Six reasons why you should read A Reunion of Ghosts
1. To be eccentric and rich…
Wealthy, eccentric families are always compelling subjects. Reminiscent of Grey Gardens (the brilliant Maysles Brothers’ film about Jackie O’s oddball relatives living in a dilapidated mansion), A Reunion of Ghosts lets us learn, from the inside, what it must be like to be related to highly successful and yet unscrupulous people, weighed down with centuries of expectation, saddled with hereditary illness (in this case, depression leading to suicide), yet have no real responsibilities and a silly amount of money. Think Wes Anderson and Sophia Coppola.
2. A macabre, witty black comedy
It is hard to put into words how bitter-sweet this novel is, and just how peculiar and entertaining it is too, while being a touch macabre. It deals with the very serious, sombre theme of sins haunting a family for generations, while being a very funny and tender book too. Mitchell pulls off that highly skilful, and rare, feat of writing about a family whose history is steeped in the gruesome and morbid, in prose brimming with humour and wit.
3. Who isn’t intrigued by a family curse?
The three Alter sisters are not only wealthy and eccentric, they believe that they carry their family’s curse. Their great-grandfather invented Zyklon-B, the gas used in Nazi concentration camps, and subsequent generations have suffered bad luck, misfortune and numerous sticky-ends. As the sisters recount their chequered family history, they prepare to put an end to the unlucky family’s bloodline. Mitchel never trivialises the act of suicide, or the tragic events in the life of the Alter family; the protagonists are highly exceptional, doomed people whose attitude to life (and death) is both refreshing and hilarious.
4. Meet Lady, Vee and Delph
Lady, Vee and Delph are the three of the most memorable female protagonists you will come across. Wise, with a razor-sharp sense of humour, and exceptional comic timing, they are constantly putting a comic spin on their family’s unfortunate circumstances; all three elderly sisters would make brilliant company in just about any circumstance. Strong and yet not taking life too seriously, the three will appeal to fans of Rachel Joyce, Agatha Christie and Angela Carter.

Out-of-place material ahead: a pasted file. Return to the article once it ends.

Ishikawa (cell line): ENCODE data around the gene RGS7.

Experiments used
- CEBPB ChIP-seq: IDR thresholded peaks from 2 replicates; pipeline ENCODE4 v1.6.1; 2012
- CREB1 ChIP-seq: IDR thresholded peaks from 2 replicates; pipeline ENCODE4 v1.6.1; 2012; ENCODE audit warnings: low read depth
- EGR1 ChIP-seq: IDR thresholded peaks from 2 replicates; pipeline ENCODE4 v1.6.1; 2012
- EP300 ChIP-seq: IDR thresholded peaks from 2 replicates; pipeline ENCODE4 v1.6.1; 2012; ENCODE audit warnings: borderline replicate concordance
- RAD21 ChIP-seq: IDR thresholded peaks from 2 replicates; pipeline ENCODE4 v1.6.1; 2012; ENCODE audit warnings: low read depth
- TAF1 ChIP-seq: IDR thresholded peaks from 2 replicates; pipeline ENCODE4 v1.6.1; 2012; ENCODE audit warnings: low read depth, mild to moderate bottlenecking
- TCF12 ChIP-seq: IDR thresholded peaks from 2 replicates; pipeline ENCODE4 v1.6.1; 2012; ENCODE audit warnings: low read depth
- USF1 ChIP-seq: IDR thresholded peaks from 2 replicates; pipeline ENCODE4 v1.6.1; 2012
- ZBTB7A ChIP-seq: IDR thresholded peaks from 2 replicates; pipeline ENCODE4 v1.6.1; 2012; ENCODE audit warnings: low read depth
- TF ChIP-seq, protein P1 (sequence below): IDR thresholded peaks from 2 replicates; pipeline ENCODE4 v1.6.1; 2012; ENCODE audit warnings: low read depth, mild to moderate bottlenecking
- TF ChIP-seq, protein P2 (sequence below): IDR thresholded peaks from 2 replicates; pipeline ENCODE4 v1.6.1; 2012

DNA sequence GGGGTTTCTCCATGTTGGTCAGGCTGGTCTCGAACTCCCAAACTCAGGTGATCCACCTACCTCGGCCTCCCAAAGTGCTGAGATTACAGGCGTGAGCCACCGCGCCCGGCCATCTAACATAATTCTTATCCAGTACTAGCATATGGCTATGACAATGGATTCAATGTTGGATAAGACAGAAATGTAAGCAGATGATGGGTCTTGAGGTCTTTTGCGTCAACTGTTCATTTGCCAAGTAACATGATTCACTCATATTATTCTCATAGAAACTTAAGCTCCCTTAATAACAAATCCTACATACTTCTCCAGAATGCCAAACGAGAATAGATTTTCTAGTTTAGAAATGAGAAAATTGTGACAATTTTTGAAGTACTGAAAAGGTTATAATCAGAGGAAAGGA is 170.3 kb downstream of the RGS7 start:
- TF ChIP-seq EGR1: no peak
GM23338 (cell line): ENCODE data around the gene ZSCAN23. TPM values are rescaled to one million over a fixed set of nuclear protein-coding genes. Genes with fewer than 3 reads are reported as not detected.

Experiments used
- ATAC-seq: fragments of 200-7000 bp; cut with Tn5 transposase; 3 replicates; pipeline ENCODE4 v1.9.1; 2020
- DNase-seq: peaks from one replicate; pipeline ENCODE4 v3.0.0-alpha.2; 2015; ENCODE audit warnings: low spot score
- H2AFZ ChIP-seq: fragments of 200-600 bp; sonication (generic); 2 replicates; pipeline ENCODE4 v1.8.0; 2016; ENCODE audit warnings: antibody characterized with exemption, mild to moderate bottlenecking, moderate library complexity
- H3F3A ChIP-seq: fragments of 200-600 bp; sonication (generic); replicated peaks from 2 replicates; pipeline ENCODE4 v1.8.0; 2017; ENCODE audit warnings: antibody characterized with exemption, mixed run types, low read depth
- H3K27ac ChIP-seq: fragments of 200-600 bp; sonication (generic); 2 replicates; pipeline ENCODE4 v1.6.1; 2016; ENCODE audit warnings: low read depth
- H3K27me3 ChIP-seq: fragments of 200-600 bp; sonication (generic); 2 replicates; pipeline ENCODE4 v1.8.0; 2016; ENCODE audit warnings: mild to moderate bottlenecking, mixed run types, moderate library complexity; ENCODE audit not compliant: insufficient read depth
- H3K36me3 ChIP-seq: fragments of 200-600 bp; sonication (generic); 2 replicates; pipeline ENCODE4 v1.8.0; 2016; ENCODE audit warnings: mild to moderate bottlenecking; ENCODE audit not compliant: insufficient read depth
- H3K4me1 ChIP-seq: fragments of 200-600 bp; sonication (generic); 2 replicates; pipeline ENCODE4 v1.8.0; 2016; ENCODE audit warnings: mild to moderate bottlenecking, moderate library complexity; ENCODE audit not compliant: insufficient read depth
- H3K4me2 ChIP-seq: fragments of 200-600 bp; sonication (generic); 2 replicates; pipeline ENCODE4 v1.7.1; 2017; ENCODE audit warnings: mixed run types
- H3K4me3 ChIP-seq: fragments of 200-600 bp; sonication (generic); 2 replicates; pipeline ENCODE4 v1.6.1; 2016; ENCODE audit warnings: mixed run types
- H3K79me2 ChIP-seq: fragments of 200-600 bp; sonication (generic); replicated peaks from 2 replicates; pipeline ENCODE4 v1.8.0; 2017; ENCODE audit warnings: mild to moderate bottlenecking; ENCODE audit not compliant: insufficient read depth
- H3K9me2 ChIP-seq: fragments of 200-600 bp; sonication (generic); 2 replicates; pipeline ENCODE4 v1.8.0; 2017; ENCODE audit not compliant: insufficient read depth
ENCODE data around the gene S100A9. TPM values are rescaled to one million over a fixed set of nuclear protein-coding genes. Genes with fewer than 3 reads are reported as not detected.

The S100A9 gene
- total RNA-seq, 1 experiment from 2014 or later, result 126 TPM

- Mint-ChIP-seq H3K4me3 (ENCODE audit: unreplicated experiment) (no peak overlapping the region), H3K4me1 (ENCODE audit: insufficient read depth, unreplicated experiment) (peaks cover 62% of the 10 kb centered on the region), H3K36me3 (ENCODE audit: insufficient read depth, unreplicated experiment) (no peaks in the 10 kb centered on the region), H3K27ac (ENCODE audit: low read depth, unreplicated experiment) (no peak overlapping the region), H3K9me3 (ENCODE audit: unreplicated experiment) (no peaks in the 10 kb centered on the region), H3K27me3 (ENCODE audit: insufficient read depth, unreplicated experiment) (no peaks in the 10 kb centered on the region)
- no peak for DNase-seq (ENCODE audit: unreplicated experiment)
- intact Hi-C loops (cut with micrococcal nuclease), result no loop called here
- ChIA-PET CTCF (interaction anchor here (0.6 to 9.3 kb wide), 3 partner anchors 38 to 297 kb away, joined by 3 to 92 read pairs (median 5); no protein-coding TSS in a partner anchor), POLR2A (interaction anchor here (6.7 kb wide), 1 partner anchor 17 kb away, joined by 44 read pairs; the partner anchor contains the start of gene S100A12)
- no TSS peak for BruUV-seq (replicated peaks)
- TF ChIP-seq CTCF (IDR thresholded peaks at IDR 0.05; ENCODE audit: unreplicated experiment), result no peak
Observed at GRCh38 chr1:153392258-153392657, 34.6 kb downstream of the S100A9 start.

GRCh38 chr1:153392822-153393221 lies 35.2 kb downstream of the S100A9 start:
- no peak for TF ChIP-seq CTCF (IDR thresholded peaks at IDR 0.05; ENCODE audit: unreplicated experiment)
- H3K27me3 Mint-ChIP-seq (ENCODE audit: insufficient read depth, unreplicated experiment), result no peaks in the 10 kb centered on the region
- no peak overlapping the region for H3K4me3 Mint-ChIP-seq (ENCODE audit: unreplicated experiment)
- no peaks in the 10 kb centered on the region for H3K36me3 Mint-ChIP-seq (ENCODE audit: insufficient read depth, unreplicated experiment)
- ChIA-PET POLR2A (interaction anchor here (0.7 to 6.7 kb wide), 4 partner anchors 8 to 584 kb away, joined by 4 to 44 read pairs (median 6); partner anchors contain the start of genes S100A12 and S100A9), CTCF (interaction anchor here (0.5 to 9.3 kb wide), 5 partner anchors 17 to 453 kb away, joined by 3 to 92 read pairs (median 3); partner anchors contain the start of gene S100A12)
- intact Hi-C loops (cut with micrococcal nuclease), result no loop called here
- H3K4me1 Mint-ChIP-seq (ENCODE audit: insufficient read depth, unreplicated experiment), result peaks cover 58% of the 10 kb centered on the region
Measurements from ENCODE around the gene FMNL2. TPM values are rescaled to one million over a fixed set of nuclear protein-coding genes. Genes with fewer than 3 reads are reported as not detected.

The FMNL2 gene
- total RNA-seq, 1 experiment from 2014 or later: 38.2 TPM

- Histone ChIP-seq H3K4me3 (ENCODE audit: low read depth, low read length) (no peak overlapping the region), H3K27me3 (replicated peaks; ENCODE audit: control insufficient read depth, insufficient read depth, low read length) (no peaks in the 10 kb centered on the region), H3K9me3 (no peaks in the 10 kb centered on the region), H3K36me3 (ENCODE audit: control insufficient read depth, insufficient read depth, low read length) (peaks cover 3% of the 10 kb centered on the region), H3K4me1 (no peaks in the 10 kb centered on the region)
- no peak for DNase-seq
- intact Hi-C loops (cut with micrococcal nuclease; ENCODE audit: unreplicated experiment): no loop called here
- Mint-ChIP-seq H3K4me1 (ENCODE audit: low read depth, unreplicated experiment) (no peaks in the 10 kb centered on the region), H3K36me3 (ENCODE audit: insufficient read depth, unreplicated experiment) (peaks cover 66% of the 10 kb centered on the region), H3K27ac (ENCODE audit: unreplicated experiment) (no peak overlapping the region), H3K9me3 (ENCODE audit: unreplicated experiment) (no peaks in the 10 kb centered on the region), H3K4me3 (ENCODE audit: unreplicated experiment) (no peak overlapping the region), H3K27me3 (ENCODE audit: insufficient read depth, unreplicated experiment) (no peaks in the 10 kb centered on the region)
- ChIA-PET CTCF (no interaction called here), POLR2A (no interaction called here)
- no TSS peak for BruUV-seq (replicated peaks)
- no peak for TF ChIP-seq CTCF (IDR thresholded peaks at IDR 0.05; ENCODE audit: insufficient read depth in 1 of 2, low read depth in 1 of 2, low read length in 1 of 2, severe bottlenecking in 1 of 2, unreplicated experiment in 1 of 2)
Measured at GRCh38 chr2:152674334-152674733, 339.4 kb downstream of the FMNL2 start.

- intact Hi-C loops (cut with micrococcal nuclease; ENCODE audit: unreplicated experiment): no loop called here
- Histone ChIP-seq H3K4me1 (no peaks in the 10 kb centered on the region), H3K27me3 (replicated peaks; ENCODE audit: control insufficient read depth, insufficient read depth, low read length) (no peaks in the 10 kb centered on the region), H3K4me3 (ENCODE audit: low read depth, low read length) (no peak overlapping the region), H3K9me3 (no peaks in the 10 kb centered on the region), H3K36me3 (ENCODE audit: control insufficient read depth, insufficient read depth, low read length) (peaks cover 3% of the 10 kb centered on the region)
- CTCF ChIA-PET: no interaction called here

5. A thoroughly believable, post-modern history
Real historical figures are cast next to fictional ones, in this sprawling family saga; the Alter family history is intertwined with the most renowned people – and events - of the Twentieth century. The sisters’ great grandfather was a German-Jewish scientist who is based on real-life Fritz Haber, while Einstein and his wife make cameo appearances, as it were. Throughout the novel, other historical figures wander in and out of the drama, often mingling so seamlessly, it is hard not to believe the Alter family really existed.
6. The first person plural
It is not often that a novel is narrated in the first person plural, and it certainly makes for an interesting read. Themes of family, identity, and memory are all wrapped up in the use of one little word: ‘we’. As each chapter is narrated using ‘we’ in place of ‘I’, it is difficult to ascertain which sister is speaking/writing; what better way to illustrate the connection between the three sisters, then to have them narrate as one.
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